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‘Stickball Season’ 

Late August in Brooklyn, New York.

Rain is coming.

So is Kenny McCrory’s curveball.

It’s late in the afternoon. The playground is nearly empty. Kenny has thirty pounds, two inches, and two years on me. It’s my turn at bat. The last time I will ever play ball, or anything else, here.

We’re moving tomorrow to a place called Westchester. I looked it up. It’s on the other side of the planet.

The life I’ve had for my first ten years is coming to an end. Kenny doesn’t know that. And if he did, he wouldn’t hesitate to wish me a heartfelt “good riddance.” We’re just that fond of each other.

Barry Zippen, by far the best punch ball player in the neighborhood, struck out, and there were only three of us on a side. Barry didn’t like Kenny either. As far as I could tell, neither did anyone else.

Each of the four six-story buildings of the apartment complex we lived in in Brooklyn was separated by a large playground. Parents could look out their window and see their children playing stickball, punch ball, marbles, catch, skully, or riding their bike and do whatever else they could imagine.

I was unbeatable at skully. An assassin. It was all about how much hot wax you let drip into the upturned bottle cap. It was a science. I was the only one who understood that.

Kenny’s first pitch went wide. There was no reason to chase it.

Pete Birmingham was my best friend back then. Not only because we looked alike with wiry blond hair, were the same height and general looks, but because we connected on most things ten-year-old boys did.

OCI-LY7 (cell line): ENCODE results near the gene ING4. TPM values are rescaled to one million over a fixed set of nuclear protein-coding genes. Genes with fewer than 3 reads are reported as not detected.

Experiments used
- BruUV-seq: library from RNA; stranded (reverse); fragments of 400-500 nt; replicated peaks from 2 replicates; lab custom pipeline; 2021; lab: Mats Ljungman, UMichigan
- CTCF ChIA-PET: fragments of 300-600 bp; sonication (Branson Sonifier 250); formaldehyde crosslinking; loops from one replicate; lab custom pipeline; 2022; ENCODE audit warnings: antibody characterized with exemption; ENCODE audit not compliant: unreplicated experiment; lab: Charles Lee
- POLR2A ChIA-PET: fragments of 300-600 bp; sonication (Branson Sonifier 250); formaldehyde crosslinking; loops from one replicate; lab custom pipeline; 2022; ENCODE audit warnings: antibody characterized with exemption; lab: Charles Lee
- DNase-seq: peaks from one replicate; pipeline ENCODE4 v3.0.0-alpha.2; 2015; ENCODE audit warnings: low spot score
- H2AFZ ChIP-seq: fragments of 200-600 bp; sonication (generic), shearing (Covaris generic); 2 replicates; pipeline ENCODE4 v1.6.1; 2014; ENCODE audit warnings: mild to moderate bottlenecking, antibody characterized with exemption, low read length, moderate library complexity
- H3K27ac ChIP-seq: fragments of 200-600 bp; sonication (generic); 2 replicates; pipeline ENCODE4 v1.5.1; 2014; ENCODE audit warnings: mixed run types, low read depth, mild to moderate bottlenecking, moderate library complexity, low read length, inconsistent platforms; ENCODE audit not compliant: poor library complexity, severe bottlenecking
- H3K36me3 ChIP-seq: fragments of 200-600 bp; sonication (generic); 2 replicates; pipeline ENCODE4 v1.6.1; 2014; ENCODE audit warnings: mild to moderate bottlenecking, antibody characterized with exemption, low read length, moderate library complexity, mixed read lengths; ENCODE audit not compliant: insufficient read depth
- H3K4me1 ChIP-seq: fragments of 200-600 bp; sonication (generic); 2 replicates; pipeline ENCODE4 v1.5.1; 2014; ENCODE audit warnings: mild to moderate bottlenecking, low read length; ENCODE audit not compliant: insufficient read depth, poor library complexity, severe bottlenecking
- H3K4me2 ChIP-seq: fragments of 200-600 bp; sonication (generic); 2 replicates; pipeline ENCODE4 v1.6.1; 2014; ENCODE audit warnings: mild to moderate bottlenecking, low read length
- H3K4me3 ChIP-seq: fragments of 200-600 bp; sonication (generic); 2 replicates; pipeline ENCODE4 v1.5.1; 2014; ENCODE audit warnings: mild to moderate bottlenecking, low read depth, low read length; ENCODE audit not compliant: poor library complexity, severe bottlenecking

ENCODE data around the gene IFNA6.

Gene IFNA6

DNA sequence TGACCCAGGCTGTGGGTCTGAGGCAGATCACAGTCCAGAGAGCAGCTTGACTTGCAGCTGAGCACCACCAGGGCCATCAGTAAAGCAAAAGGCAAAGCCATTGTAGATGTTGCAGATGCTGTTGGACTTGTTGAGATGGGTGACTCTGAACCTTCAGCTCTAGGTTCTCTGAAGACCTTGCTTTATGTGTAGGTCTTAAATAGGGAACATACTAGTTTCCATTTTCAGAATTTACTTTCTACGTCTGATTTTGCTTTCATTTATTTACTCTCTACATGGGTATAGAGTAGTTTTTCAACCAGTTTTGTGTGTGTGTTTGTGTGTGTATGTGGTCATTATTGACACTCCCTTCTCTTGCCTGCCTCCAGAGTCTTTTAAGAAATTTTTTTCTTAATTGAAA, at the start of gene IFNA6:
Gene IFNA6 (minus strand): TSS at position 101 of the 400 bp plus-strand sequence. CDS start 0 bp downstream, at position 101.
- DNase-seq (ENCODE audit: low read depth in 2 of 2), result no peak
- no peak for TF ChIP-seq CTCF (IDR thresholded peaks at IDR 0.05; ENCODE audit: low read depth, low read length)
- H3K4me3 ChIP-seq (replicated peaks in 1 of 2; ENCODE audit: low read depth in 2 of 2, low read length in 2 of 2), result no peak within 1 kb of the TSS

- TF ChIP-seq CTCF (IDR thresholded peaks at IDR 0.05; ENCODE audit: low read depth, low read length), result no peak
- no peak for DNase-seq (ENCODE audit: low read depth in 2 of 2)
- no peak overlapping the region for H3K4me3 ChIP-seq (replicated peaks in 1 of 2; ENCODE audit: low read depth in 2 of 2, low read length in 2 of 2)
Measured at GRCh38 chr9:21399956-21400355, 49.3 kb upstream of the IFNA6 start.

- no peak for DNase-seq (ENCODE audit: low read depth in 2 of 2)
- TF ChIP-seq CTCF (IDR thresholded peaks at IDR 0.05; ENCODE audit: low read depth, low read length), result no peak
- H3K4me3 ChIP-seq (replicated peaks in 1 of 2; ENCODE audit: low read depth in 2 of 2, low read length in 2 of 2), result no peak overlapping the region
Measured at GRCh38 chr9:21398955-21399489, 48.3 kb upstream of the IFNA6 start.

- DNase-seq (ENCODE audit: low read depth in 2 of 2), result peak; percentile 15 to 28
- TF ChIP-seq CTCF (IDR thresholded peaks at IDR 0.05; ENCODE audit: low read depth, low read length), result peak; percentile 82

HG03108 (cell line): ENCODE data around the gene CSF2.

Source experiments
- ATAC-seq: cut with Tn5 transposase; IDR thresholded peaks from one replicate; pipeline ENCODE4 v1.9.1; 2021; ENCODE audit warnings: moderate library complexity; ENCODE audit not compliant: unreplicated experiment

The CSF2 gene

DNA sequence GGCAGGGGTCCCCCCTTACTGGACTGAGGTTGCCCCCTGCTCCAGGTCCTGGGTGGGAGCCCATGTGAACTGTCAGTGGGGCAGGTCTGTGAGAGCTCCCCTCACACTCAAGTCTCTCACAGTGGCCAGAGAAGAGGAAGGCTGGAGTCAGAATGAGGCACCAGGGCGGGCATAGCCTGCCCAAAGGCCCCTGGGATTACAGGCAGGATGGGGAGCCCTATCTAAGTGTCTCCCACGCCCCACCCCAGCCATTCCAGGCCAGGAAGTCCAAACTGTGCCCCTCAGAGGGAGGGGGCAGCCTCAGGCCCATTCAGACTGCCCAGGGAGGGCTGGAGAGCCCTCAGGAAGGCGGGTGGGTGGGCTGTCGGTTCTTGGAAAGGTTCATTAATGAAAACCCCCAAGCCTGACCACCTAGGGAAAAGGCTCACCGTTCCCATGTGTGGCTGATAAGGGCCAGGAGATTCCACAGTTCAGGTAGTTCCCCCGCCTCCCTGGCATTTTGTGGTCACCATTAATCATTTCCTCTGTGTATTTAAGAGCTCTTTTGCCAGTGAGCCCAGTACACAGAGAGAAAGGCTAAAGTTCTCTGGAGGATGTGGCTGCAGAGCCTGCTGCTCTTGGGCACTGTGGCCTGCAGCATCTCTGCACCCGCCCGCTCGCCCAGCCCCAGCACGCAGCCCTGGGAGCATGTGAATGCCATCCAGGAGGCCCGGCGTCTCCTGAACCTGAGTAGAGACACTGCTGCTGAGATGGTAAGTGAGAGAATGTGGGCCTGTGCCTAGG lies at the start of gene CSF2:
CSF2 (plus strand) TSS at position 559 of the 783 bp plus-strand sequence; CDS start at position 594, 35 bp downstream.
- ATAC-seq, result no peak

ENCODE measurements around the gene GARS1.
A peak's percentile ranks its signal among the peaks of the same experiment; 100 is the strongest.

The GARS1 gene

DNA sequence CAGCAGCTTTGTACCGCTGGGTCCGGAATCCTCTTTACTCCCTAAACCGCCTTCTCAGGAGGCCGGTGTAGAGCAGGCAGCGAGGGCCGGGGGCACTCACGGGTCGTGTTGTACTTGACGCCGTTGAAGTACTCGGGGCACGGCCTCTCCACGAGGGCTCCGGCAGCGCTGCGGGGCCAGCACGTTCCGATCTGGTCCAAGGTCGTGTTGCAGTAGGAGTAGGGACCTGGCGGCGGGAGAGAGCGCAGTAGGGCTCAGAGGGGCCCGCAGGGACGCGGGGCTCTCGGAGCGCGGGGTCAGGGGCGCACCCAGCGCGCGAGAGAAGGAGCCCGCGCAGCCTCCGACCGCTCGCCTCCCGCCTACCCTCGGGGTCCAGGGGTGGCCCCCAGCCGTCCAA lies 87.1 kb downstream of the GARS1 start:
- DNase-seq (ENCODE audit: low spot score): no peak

Pete was the brother I always wished I had, in spite of Robert, who was my blood.

I lasted a few hours in nursery school, a week in kindergarten, and was jumped to first grade by the end of my first September. My mother had to sit in an empty classroom opposite my classroom to make sure when my teacher turned her back on the class I would pick myself up and walk out of school.

It was that way about me. I understood there were rules. It was just that I never felt part of that world. Pete got that about me.

Pete thought Kenny McCrory “was a world class idiot.”

Kenny’s second pitch was low and inside. The two other kids on my team knew what he was doing too. He tried to brush me back with the Spaulding. He wasn’t going to give me a pitch I could swing at.

And I wanted badly to hit one right back at his fat, pimpled face. Kenny was a good pitcher but sucked at almost everything else. He was an awkward biker. He was too fat to run fast. He hadn’t the skill to play skully or marbles in the dirt. But he could pitch. And that one talent elevated the snot to the level of Barry Zippen, who could strike a Spaulding with his fist so hard from the depths of any playground clear across and over the six-story apartment building on the other side.

I had seen it a few times. All of us had. Barry was one of the most obnoxious kids in the neighborhood. You still wanted the jerk on your team because putting up with him was better than having him play against you.